What is Fear Generalization in Dogs?
Fear generalization in dogs is the process of a new stimulus or situation evoking fear because it shares similar characteristics to a another fear-eliciting stimulus or situation. This may sound more complicated that it is, so let's take a look at some examples of fear generalization in dogs.
Other possible causes in this case that should be considered include spinal fracture, discospondylitis, fibrocartilaginous embolism (FCE), and cancer. A fracture can certainly impede the function of the spinal cord, but can be ruled out with x-rays. Discospondylitis is an infection of the disc and surrounding structures.
FCE can present very similarly to IVDD, but typically does not progress beyond 24 hours and usually resolves on its own. Depending on the type of cancer, a tumor can be within the nerves of the spinal cord itself, or within the surrounding structures, putting extensive pressure against the spinal cord.
Other Diagnostic Tests
A neurologic exam in conjunction to history should help localize the lesion within the central nervous system. Typically survey x-rays are taken to look for broken vertebrae or misalignments within the spinal cord.
Normal disc material does not show up on x-rays very well, thus this is not the best modality for the evaluation of disc disease.
It is however much more readily available and less invasive than more advanced diagnostics, such as MRI and CT scans. The diseased disc may be mineralized in chronic cases, which may show up radiographically.
Another radiographic telltale sign of IVDD is disc space narrowing. This is the vertebral bodies at the lesion are much closer together when compared to the vertebrae throughout the rest of the spine.
You take x-rays of your patient and you see some disc space narrowing between the 4th and 5th vertebrae within the lumbar (lower) spine.
Medical Management or Surgery?
How do you treat, doctor? There are essentially two options within a general practice: medical management or referral to a specialist. In this case the dog has deep pain sensation and can walk, albeit weak and wobbly. Medical management would be reasonable.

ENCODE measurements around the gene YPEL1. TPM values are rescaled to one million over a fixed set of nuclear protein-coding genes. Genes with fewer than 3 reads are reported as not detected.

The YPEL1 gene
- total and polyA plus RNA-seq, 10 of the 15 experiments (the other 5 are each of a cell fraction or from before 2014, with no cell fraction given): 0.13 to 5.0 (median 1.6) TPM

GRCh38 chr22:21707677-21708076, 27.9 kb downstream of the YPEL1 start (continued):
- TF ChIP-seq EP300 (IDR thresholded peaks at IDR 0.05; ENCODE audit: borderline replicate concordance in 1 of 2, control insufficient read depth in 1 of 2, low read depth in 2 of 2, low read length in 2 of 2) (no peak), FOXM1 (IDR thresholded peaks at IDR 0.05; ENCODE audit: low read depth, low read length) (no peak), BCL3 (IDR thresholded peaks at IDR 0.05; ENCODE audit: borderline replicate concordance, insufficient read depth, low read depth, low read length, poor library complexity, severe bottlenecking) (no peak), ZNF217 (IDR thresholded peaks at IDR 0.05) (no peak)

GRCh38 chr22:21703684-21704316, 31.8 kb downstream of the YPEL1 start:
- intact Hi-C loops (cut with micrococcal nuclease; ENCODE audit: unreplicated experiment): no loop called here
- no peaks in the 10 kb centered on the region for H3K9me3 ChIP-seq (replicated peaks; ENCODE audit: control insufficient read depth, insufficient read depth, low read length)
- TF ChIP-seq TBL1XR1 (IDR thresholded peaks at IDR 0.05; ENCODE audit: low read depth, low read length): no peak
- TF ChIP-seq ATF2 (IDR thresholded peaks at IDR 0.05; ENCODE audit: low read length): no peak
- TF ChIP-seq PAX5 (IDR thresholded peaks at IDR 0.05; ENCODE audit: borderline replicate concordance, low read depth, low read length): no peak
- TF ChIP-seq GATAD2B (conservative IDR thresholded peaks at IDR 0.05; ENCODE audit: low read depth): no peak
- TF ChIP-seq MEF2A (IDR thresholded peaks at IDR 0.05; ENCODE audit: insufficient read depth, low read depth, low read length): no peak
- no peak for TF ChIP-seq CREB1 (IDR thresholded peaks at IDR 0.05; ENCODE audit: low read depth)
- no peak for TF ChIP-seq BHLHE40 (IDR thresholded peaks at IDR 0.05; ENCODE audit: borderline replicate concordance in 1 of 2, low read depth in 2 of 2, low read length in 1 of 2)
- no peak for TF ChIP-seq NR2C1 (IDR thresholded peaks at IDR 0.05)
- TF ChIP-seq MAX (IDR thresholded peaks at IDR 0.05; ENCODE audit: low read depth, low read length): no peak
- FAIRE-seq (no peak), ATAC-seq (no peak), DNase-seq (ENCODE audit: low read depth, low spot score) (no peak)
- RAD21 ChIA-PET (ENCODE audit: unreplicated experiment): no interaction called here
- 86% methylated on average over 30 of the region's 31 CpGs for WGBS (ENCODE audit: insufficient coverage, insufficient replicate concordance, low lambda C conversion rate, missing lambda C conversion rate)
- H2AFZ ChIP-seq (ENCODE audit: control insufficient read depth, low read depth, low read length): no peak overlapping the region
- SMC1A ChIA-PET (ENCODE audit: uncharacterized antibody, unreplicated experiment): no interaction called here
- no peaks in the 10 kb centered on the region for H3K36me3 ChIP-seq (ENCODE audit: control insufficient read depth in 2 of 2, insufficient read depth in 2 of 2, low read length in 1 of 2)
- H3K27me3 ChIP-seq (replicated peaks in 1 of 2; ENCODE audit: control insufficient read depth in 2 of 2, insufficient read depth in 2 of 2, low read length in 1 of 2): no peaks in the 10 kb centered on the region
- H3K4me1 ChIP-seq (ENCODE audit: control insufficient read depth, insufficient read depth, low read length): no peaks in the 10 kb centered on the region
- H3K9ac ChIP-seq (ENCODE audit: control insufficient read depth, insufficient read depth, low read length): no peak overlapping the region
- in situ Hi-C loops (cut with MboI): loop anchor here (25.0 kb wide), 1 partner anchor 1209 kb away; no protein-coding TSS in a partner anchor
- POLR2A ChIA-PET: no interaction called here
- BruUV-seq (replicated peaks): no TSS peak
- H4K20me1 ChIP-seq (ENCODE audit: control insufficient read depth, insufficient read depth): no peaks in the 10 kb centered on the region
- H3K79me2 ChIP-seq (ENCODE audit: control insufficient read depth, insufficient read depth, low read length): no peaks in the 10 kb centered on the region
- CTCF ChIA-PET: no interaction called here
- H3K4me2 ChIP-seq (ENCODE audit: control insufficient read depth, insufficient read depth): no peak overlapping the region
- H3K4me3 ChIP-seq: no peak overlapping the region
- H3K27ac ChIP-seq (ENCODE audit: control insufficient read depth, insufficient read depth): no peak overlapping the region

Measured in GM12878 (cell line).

Medical management focuses on pain relief, anti-inflammation, muscle relaxation, and STRICT activity restriction for several weeks. Depending on how the dog responds to therapy will determine if further management or referral is needed. Most (up to 95 percent) of dogs that are acutely painful with minimal neurologic effects respond well to medical management.
The cases that warrant specialist attention, and possibly surgical correction, include the dogs that have no deep pain sensation (no reaction when their toes are pinched) and are completely down (paralyzed) or those that fail to respond to appropriate medical management.
Neurology specialists will perform another neurologic exam and possibly recommend further testing such as MRIs, CTs, or take a small sample of spinal canal fluid for cytology via cerebrospinal fluid tap. From there, they will make the decision on whether or not the patient is a good surgical candidate, which procedure to perform, and where to cut.
Immediate surgery for dogs that have no deep pain sensation has a 50 percent success rate. Medical management in these cases would be inappropriate and considered malpractice.
It is possible that clinical signs recur, more often without surgery, or can occur at different sites, depending on the underlying cause. Steps that may diminish the chances of recurrence include sufficient rest during initial flare up, avoiding jumping on and off furniture and stairs, and weight loss to lessen the load or stain on the back.
Your patient responded beautifully to medical management, and after several weeks is back to normal. Good job!
Tilley, Larry P. and Smith JR, Francis W. K. Blackwell’s Five Minute Veterinary Consult: Canine and Feline. Sixth Edition. Wiley Blackwell. Intervertebral Disc Disease, Thoracolumbar. pp 763-765.